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Srinagar to Leh

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After some consideration, we settled on making the 450 km trip from Srinagar to Leh in two ten hour days in a crammed “shared” jeep. After commandeering the front two seats for ourselves (three in the front) we set our on the twisty curvy road over a pass of 3529m (11578 ft) to our overnight spot of Kargil.
View of the road crawling out of the Kashmir Valley
Meghan gets her passport Checked at on one of the numerous checkpoints
Tall snow banks on the road to Kargil

After an evening of second hand clothing shopping and searching for a vegetarian meal in a meat loving Muslim town we embarked for the second leg of the journey the next morning. This leg we found ourselves traversing high arid hills, surrounded by snowcapped jagged peaks as we pressed further and further into the Buddhist ex-kingdom of Ladakh. Ladakh is a high altitude desert with an average of 300 days of sunshine a year and precipitation levels nearing that of the Sahara! Today, the high point was over Fortu La at 4147 m (13605 ft) before descending into the Indus River Valley and the capital of Ladakh, Leh.

We left behind the green of Kashmir for the arid hills of Ladakh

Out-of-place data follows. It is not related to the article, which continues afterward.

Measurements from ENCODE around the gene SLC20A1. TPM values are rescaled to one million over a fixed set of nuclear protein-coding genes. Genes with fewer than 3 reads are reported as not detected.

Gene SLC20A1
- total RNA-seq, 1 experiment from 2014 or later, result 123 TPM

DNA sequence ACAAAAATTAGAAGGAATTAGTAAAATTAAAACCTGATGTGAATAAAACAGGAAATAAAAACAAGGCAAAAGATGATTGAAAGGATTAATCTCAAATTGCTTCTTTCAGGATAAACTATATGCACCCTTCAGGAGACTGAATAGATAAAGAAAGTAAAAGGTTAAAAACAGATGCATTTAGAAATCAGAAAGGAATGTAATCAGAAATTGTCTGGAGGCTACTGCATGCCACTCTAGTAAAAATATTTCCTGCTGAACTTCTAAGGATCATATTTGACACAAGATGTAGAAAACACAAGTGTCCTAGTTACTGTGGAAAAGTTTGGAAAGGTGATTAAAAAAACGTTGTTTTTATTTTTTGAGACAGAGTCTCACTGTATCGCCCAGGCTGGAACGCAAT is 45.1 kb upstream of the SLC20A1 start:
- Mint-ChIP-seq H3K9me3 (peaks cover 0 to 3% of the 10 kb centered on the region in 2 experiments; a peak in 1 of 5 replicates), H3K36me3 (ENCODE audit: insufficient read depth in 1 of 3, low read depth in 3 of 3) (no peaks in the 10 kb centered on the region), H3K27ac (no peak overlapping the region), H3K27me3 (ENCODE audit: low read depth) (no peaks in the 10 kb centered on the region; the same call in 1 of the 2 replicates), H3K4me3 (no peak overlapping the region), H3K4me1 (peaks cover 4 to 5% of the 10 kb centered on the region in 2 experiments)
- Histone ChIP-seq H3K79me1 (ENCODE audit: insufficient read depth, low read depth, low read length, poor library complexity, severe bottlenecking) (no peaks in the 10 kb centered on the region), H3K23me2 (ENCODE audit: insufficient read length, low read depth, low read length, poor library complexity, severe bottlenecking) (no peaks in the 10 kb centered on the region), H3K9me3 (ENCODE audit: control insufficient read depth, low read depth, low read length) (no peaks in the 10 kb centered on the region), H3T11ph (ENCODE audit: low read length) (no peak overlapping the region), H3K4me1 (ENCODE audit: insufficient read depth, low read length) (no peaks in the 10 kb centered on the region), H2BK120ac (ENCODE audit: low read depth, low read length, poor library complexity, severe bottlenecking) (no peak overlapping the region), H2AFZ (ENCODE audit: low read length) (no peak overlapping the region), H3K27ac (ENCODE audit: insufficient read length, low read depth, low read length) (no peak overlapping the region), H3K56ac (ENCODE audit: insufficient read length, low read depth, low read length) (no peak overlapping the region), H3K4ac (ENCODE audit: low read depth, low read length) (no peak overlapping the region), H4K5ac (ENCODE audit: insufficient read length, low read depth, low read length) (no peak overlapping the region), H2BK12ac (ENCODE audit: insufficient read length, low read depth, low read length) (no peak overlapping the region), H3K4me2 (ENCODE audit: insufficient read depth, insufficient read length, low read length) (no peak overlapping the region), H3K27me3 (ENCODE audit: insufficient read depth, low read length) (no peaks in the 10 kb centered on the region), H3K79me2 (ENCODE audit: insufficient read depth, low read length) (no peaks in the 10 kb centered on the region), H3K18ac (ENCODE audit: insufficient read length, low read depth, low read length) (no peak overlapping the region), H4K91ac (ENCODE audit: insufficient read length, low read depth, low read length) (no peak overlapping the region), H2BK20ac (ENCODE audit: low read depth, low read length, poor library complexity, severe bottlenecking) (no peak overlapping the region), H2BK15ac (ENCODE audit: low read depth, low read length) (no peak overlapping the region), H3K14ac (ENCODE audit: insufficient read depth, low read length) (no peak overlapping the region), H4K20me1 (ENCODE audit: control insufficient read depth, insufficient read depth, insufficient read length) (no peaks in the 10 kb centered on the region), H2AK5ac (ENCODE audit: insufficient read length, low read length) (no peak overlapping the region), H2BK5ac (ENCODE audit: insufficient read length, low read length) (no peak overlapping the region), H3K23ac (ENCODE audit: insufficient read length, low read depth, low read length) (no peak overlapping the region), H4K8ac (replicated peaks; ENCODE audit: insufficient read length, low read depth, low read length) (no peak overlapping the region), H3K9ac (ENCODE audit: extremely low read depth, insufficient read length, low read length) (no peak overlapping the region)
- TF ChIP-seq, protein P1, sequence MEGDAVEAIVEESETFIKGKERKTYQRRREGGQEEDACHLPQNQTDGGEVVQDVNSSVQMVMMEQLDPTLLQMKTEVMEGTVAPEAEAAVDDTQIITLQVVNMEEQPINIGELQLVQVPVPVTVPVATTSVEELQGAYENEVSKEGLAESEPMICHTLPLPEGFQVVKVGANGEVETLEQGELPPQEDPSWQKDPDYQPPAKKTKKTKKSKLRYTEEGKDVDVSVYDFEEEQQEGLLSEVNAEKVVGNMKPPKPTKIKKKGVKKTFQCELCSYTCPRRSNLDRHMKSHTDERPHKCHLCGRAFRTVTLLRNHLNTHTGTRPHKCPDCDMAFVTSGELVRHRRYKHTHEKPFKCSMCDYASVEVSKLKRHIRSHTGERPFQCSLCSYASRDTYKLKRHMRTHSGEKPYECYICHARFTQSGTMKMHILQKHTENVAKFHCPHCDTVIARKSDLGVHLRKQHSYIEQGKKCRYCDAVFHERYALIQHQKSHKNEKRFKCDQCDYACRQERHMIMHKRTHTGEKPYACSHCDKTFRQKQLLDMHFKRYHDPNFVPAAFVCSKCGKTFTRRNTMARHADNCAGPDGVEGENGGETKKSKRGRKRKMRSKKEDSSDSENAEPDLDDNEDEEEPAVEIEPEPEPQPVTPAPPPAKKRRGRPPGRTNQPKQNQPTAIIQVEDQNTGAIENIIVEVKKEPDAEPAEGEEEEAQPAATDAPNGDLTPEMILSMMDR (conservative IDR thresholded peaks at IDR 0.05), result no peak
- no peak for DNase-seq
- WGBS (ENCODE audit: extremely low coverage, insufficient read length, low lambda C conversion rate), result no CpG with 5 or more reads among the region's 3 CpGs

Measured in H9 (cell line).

The Road climbing to the mountain pass
Green irrigated pastures hugged closely to small villages lining the Indus River

Ladakh is home to one of the last undisturbed Tantric Buddhist societies on earth, with a culture and people more related to Tibet then India, this area is truly a distinctive corner of India. We arrived in time for the much visited Tse-Chu festival celebrated at the Hemis Gompa (Monastery), an hour bus journey from Leh. This festival celebrates the birthday of Padmasambhava, an important Buddhist teacher of the 8th century who was elevated to that of the “Second Buddha” The main attraction was the masked dances performed by the monks.

Dancers making their way out of the temple, surrounded by merrymakers.

Gives you an idea of how many people turned out.
Children taking in the view from above
Traditionally dressed Ladakhi women

The next few days we would find our selves just relishing the quite streets, friendly and kind people of Leh. Although not short on tourism (the main center of Leh is home to a quiet large Tourist Zone area) the laid back feeling of the mountain people makes it feel not so oppressive and the noise level on the streets is in stark comparison to anywhere else we know in India!

Yes, this is the view from our room

We arranged a jeep tour with 4 other people (Kasha whom we stayed with in Srinagar, Julia from France, Marc from the UK and Juno from S.Korea) and headed out on a trip to the Nubra Valley. Our first day took us over the mountain pass of Khardung La at 5602m (18,380 feet!) and touted as “World’s Highest Motorable Pass”. Again, like world highest lake in Nepal, there is some question to this validity. Never the less, 5602m is really high and the views and lack of oxygen was something else!
The Nubra Valley crew sucking wind at the top of the pass
Tri colored Stupas infront of “stupadly” good looking couloirs